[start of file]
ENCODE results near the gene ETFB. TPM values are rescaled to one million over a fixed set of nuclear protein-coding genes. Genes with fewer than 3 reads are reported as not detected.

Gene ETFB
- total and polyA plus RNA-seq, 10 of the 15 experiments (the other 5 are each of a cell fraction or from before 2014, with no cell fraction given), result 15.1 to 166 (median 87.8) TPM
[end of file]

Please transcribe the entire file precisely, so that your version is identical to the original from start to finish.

ENCODE results near the gene ETFB. TPM values are rescaled to one million over a fixed set of nuclear protein-coding genes. Genes with fewer than 3 reads are reported as not detected.

Gene ETFB
- total and polyA plus RNA-seq, 10 of the 15 experiments (the other 5 are each of a cell fraction or from before 2014, with no cell fraction given), result 15.1 to 166 (median 87.8) TPM